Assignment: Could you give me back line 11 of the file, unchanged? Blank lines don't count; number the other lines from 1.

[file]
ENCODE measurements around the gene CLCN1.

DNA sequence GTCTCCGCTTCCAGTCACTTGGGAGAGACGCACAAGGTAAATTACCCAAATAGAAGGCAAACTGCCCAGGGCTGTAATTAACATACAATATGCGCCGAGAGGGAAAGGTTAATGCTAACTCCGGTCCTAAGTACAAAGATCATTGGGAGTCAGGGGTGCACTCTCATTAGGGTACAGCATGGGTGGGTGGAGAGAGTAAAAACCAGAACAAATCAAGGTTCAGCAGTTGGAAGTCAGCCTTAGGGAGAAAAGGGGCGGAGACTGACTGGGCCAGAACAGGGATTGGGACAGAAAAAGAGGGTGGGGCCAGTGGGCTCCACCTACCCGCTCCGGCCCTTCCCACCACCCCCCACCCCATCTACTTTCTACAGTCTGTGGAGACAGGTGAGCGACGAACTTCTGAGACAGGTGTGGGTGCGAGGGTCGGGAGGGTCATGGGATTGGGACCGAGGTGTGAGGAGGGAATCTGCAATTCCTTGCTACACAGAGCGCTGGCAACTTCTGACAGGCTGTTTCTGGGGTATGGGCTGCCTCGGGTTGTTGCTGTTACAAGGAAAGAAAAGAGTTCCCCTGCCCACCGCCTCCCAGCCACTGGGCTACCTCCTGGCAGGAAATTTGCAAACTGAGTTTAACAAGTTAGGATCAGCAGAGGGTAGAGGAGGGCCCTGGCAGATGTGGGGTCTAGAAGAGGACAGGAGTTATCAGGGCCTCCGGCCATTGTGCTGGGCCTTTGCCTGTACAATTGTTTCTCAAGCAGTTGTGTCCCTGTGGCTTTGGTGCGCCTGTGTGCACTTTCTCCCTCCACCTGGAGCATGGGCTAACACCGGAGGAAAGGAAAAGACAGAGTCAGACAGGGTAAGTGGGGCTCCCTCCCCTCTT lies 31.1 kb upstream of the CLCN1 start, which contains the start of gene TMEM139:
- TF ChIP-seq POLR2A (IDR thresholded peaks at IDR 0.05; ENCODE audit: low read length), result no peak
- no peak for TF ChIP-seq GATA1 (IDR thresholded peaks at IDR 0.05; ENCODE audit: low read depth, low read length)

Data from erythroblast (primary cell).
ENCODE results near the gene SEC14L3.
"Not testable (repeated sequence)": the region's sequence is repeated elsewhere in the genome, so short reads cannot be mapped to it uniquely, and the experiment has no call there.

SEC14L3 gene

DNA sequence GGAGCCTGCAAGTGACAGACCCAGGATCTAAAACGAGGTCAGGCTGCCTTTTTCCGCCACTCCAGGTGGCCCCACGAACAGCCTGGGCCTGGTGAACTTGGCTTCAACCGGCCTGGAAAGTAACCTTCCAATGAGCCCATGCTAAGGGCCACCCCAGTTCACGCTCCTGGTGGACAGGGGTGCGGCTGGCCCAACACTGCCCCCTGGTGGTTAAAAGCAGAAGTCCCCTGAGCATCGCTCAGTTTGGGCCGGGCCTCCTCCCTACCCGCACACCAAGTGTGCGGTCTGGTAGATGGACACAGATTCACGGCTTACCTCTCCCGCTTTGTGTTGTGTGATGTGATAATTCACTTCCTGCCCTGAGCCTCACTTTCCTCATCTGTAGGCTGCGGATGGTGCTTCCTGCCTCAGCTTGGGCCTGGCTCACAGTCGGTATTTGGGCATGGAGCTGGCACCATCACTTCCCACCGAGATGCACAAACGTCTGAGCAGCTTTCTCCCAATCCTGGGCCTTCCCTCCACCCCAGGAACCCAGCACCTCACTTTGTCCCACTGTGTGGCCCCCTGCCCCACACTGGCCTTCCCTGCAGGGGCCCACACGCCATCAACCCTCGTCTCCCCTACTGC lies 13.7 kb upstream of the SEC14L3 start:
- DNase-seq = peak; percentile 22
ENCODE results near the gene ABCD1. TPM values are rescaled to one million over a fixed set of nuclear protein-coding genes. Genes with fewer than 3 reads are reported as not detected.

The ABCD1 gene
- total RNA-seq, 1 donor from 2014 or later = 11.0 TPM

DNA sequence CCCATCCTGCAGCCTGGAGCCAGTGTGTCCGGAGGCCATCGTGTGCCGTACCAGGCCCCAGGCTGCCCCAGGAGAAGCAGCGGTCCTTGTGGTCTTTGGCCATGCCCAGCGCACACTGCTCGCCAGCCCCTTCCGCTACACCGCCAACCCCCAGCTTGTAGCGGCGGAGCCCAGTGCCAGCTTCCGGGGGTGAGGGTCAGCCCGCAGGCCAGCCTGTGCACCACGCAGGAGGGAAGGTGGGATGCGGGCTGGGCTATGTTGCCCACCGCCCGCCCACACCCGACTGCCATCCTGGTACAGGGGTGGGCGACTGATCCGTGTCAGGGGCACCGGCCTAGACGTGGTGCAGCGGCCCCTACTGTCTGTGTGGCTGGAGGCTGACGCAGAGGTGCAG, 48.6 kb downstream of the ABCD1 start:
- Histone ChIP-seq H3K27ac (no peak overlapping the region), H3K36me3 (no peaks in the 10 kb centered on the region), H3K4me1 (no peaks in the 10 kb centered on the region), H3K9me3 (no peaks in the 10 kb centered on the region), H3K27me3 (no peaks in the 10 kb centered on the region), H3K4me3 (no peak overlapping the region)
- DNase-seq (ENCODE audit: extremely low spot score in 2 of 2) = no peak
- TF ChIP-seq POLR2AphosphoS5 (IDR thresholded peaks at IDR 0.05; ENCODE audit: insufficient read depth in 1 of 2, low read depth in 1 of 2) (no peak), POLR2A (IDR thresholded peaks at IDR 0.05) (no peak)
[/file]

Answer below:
ENCODE results near the gene ABCD1. TPM values are rescaled to one million over a fixed set of nuclear protein-coding genes. Genes with fewer than 3 reads are reported as not detected.